St. Luke's Anglican Church
Built on the site of the oldest Catholic church in Newfoundland and successor to an 18th century Anglican, St Luke's has an ancient history. This church was built between 1906 and 1908 by the parishioners when their original church had become so dilapidated as to require demolition. The original church here was built by the Recollet friars in 1689 and was likely used by the Anglicans when they took over the settlement in 1713. When Prince William Henry, later King William IV, was stationed here in 1786, he gave money to build the old St. Luke's and presented the church with a silver communion service and a Coat of Arms. The Service is now housed at the Cathedral of St. John the Baptist in St. John's, but the Coat of Arms still hangs in the church.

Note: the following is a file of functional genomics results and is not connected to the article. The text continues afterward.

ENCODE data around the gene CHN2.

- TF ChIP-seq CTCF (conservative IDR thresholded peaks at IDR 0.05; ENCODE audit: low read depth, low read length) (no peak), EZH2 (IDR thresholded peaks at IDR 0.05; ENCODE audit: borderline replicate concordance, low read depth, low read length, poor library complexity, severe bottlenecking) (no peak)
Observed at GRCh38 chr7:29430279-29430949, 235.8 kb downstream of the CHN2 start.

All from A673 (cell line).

Now removed for preservation, there were once a number of 17th-century Basque tombstones in the graveyard that surrounded the church. They suggest that this may have been the site of an even earlier French chapel built in 1662. Located in the Town of Placentia's Historic Conservation Area, tourists are attracted each year to St. Luke's for its Basque grave sites and its links to King William IV.
St. Luke's was designated as Registered Heritage Structure in March 2000.
Also view the St. Luke's Anglican Church Registered Heritage Structure, and the St. Luke's Anglican Church Municipal Heritage Site on the Heritage Foundation of Newfoundland and Labrador web site. The Newfoundland and Labrador Heritage Web Site has on its site only a portion of the registered heritage structures in Newfoundland and Labrador. To view a complete list or search for a particular structure visit the Heritage Foundation's Property Search page.